"Paying the price for the past"
by GREG BARNS , THE MERCURY, July 05, 2010
Australia and John Howard have only themselves to blame.
Their arrogant attempt to foist the former prime minister on the cricketing world as chairman of the International Cricket Council failed last week.
Don't believe for a minute the line being swallowed by journalists as eminent and normally sensible as Peter Roebuck who think that Howard is missing out because he took a set against the odious regime of Zimbabwe's President Robert Mugabe when Howard was prime minister. Or that some nations like India did not want Howard as boss of cricket because he would be too difficult to control.
No, this is about Howard's past catching up with him and Cricket Australia's stupidity in trying to put up an unsuitable has-been politician when the best Antipodean candidate was New Zealand's John Anderson.
The power in cricket today lies not with the former colonial master England or its white satellite, Australia, but with India. Just as economic gravity is moving towards the developing world in this century, so is cricketing clout.
And India influences other nations which are part of the developing world -- Pakistan, Sri Lanka, Bangladesh, the West Indies and Zimbabwe. All of these nations are acutely aware of claims of cultural superiority on the part of Australia and England, and they have suffered as a result of the racist politics of both countries over the years.
So when someone like John Howard comes along and is presented by Cricket Australia as someone to lead the game forward, is it any wonder that these nations turn their backs on him?
This is particularly given Howard's appalling record on race issues over the years. As Drew Cottle and Dawn Bolger noted in a 2008 paperback, in the 1970s and 1980s "Howard remained silent on the question of apartheid in South Africa and spoke out against the Liberal government's plan to ban all sporting links with South Africa until the end of apartheid.
"Moreover, in 1985, Howard argued against those who supported economic sanctions against South African apartheid," they noted.
Then there was Howard's crude dog-whistling political tactic of 1988 of opposing the rate of Asian immigration into Australia. In government, John Howard used race more than any other Australian prime minister in recent memory. He gave a wink and a nod to the ranting of Pauline Hanson, demonised asylum seekers, sought to delegitimise Aboriginal desires for recognition, and sought to use the disgraceful Haneef prosecution in 2007 for his own political ends.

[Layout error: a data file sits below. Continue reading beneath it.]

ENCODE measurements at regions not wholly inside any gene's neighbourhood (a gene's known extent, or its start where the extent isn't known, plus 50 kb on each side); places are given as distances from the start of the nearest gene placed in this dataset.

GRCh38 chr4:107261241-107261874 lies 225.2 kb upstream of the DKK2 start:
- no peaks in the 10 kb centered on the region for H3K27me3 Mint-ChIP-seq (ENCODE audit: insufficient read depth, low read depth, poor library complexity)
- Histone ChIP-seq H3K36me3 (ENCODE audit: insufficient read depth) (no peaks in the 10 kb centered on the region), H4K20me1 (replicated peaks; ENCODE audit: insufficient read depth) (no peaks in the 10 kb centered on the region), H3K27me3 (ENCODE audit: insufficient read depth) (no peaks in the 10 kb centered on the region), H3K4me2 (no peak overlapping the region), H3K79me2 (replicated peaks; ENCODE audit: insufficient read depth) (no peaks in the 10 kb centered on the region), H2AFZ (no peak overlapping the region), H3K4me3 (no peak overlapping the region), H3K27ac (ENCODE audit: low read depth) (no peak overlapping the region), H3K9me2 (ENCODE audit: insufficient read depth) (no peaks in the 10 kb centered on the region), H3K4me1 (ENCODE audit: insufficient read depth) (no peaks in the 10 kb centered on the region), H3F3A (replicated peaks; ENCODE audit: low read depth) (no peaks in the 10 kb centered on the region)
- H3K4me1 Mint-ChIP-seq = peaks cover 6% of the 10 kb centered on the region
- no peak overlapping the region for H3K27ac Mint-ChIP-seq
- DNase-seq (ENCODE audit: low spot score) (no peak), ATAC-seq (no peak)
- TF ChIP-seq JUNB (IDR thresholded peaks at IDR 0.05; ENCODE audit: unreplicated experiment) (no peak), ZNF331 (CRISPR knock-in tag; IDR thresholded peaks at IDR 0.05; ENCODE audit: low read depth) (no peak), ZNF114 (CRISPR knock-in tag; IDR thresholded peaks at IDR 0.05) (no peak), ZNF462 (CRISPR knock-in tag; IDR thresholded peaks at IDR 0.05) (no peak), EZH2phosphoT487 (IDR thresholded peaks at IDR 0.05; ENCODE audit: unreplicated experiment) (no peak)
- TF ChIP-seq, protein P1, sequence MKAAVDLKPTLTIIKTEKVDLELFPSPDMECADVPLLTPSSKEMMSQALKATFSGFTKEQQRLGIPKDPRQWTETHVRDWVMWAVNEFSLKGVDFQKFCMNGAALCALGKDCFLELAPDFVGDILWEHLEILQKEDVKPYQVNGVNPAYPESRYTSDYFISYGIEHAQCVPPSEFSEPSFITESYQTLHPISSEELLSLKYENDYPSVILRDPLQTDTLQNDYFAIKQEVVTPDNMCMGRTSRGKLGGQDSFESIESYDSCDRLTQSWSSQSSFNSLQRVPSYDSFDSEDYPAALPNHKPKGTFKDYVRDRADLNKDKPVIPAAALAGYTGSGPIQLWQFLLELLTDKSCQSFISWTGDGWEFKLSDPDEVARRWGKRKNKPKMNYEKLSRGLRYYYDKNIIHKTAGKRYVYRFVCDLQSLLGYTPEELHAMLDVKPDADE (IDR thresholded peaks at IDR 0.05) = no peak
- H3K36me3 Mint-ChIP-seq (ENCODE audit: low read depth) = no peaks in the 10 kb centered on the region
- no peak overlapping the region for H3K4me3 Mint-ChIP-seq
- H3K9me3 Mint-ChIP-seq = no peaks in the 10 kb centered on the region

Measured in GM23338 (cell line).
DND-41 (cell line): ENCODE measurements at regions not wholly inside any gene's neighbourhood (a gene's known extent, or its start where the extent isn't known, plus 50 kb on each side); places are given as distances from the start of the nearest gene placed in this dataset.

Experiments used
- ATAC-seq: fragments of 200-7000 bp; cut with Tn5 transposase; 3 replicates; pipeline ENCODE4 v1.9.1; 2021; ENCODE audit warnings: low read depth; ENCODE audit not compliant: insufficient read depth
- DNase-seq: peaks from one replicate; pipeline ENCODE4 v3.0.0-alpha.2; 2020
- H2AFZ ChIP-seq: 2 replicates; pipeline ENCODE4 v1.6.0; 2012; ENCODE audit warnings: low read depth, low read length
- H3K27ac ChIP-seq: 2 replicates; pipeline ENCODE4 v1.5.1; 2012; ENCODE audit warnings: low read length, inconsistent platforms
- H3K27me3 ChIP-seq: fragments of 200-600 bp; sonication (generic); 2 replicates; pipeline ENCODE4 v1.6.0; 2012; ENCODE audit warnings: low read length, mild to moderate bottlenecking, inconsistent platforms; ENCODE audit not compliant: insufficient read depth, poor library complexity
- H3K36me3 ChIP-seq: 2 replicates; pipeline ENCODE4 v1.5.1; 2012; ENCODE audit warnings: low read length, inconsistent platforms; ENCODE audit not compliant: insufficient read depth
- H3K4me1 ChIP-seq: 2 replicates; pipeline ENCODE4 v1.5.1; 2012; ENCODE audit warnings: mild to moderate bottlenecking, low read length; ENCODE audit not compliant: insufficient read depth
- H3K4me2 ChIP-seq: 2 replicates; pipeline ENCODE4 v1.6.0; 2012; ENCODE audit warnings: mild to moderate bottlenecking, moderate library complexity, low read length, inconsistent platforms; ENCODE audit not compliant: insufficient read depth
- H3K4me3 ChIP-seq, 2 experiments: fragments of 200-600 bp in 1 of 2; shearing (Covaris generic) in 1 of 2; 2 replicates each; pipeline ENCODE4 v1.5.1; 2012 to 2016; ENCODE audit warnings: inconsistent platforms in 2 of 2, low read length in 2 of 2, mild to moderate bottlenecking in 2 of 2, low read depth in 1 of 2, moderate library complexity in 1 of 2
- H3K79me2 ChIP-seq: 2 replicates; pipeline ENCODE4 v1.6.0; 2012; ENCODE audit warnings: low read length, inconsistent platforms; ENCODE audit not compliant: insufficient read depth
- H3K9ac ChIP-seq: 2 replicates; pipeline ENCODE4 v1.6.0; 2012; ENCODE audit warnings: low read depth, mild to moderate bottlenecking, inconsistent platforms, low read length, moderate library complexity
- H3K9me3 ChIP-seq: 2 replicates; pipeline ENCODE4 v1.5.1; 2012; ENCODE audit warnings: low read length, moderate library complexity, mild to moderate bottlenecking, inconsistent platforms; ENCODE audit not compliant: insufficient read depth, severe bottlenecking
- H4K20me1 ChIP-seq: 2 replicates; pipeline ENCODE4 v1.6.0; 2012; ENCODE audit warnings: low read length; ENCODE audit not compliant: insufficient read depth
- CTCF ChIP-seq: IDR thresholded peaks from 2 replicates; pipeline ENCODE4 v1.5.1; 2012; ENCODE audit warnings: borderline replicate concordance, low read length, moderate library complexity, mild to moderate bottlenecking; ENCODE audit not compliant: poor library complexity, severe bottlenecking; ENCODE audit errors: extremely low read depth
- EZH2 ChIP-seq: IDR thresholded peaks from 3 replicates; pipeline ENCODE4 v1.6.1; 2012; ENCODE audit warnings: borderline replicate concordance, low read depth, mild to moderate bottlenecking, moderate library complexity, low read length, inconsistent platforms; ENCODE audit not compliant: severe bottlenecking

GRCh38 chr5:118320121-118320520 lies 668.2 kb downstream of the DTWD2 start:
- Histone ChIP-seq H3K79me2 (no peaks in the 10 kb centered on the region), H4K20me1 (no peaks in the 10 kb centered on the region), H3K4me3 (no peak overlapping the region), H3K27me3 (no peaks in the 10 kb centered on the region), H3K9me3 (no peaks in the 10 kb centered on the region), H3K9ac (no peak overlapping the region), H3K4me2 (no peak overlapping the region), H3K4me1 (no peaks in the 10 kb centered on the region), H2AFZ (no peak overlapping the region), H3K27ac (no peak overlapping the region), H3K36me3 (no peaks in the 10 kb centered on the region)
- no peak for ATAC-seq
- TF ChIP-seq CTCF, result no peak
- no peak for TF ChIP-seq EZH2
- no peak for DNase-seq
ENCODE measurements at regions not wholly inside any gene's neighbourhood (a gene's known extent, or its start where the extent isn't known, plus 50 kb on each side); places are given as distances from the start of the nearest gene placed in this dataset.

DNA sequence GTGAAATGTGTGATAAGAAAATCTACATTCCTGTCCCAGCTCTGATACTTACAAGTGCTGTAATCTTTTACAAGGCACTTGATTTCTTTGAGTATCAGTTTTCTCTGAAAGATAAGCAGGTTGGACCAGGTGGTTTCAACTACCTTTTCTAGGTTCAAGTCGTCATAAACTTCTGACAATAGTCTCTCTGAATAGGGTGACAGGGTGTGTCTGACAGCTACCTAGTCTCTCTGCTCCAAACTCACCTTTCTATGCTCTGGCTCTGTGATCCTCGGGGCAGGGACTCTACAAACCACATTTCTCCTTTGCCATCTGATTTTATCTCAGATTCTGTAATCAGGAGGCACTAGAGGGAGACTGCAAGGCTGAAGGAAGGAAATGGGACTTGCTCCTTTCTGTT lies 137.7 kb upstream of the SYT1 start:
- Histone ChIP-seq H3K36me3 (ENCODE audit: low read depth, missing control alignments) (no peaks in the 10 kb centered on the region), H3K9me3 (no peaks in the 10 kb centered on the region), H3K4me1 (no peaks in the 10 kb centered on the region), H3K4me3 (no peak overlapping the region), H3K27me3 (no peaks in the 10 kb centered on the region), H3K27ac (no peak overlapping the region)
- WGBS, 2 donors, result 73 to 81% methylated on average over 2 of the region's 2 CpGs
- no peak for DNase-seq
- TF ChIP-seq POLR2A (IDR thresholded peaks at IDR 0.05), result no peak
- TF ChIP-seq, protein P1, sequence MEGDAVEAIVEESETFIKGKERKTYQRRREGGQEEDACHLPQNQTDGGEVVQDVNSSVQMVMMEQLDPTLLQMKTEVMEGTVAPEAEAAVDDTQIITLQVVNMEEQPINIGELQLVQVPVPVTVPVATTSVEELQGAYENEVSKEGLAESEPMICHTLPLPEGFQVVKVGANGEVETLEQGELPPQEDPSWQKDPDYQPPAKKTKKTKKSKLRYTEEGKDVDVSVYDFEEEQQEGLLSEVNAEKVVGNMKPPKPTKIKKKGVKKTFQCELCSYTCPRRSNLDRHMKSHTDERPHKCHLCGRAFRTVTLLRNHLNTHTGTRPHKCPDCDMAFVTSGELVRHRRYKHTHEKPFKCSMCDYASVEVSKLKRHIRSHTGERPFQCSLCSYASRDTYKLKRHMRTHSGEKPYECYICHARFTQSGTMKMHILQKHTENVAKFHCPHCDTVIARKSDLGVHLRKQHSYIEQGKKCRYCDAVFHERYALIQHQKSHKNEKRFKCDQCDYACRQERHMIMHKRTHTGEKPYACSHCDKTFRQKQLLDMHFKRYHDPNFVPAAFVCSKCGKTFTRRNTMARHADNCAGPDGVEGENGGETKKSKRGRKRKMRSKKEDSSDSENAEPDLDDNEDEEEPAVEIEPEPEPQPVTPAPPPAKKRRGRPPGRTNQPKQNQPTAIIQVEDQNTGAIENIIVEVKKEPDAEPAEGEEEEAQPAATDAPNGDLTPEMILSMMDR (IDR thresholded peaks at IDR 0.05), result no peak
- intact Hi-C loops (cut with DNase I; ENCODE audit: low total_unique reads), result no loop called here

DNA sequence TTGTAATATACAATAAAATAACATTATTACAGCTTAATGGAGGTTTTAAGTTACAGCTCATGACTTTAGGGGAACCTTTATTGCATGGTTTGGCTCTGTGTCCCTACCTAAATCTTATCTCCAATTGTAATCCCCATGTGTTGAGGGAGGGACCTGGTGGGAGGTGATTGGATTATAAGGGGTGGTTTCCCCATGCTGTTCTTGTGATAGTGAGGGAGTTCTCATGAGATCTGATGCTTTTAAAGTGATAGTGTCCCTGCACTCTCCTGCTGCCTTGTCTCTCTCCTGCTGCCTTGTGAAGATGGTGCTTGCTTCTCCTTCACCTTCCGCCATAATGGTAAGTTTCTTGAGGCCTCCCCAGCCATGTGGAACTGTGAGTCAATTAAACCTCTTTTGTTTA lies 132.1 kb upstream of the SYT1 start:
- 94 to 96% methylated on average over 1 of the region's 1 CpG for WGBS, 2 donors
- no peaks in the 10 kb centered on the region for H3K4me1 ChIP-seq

It is all very well for the tin-eared officials of Cricket Australia and John Howard to claim that the former prime minister is now paying a price for opposing Robert Mugabe's excesses so vigorously.
This conveniently ignores that while this was happening, Howard was happy to suspend the Racial Discrimination Act in the Northern Territory so he could execute a military-style humiliation of Aboriginal communities.
And don't think for a moment that other cricketing nations are not aware of Howard's legacy of race politics. His various forays got plenty of international attention and did Australia's image as a supposedly tolerant, multicultural nation enormous damage.
"It's incredibly disappointing that a man of John Howard's stature has been knocked off from this job," Cricket Australia's chairman Jack Clarke said last week. No, Jack, what it shows is that you and your colleagues on the Cricket Australia board are just plain insensitive or dumb when it comes to recognising that Howard's record on race issues might be a problem.
Cricket Australia's other cardinal mistake was in thinking they could lord it over New Zealand by spoiling the chances of that nation having their candidate accepted to lead the ICC. No wonder the Kiwis find Australians to be bully boys.
Back in February this year, Cricket Australia and its New Zealand counterpart set up a committee to choose between Howard or Anderson -- the latter does not carry Howard's race politics baggage. But the committee was chaired by Rod Eddington, an Australian, and so the result was not in doubt. Anderson was dispatched and Howard got the nod. Big brother Australia got its way over little New Zealand.
If Australian hubris and hamfistedness had not been allowed to win the day, Anderson might well be the next chair of the ICC, and the Antipodean nations would have their man in the top job.
So let's not believe for a minute the nonsense being spouted by another so-called cricketing doyen, Gideon Haigh, who wrote last week: "Say what you like about the members of the International Cricket Council, they are utterly consistent. No matter how far you lower your expectations, they always find a way to underperform."
No, Gideon, it was Cricket Australia that underperformed and they rightly deserved to fail.